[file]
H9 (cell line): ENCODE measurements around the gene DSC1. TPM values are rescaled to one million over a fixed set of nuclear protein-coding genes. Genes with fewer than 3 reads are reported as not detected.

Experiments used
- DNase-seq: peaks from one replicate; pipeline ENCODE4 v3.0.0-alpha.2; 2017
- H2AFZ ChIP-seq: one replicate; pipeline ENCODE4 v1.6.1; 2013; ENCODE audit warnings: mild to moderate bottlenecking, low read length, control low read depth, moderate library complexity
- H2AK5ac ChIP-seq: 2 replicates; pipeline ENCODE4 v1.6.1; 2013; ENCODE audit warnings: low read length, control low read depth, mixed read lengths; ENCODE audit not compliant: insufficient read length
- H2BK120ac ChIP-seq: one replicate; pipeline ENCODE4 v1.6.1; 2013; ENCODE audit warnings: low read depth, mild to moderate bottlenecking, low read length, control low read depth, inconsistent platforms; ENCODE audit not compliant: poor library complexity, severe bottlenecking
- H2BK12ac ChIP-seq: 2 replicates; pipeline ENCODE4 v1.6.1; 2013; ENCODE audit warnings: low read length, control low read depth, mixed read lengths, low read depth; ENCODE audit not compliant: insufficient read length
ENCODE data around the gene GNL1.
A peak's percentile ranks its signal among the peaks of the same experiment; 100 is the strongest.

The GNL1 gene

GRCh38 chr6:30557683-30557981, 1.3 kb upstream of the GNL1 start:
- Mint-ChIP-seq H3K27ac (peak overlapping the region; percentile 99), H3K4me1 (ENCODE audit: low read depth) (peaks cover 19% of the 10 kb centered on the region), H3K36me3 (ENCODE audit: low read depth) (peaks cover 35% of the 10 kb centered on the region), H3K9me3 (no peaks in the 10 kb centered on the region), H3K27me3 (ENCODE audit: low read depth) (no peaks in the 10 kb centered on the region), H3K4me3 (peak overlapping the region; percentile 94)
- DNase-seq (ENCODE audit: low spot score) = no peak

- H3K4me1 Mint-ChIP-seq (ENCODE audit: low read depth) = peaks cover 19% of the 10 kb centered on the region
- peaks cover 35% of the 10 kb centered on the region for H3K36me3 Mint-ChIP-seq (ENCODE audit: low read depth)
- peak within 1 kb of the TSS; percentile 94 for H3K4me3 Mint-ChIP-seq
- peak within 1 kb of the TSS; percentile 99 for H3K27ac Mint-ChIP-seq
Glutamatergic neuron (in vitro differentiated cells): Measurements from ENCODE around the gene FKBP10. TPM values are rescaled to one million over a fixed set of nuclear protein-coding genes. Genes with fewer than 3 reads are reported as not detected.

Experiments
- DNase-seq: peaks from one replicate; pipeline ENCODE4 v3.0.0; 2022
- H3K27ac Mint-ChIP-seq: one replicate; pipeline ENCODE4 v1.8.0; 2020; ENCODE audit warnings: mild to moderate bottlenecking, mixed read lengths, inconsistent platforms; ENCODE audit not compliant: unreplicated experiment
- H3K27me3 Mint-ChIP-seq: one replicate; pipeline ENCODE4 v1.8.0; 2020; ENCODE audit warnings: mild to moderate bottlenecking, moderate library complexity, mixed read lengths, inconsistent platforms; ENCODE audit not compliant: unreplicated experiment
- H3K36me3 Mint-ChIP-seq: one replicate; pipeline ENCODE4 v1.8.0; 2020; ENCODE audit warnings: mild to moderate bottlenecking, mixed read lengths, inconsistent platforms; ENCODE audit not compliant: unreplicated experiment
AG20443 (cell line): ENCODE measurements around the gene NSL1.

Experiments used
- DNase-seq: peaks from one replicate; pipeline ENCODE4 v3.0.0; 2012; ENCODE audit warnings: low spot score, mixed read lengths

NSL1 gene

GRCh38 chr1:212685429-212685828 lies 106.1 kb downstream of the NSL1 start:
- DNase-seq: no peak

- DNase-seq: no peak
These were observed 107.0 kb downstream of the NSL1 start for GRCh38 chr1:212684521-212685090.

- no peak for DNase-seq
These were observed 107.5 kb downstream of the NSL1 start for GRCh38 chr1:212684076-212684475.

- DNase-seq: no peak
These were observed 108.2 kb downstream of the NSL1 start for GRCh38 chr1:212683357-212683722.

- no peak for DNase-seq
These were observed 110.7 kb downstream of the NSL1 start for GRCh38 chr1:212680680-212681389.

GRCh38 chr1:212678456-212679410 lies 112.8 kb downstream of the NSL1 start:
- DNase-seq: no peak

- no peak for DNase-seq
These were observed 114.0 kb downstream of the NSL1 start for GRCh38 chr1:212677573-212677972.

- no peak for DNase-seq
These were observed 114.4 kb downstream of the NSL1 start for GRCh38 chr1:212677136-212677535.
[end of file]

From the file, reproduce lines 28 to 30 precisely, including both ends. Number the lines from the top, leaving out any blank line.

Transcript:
GRCh38 chr1:212685429-212685828 lies 106.1 kb downstream of the NSL1 start:
- DNase-seq: no peak

- DNase-seq: no peak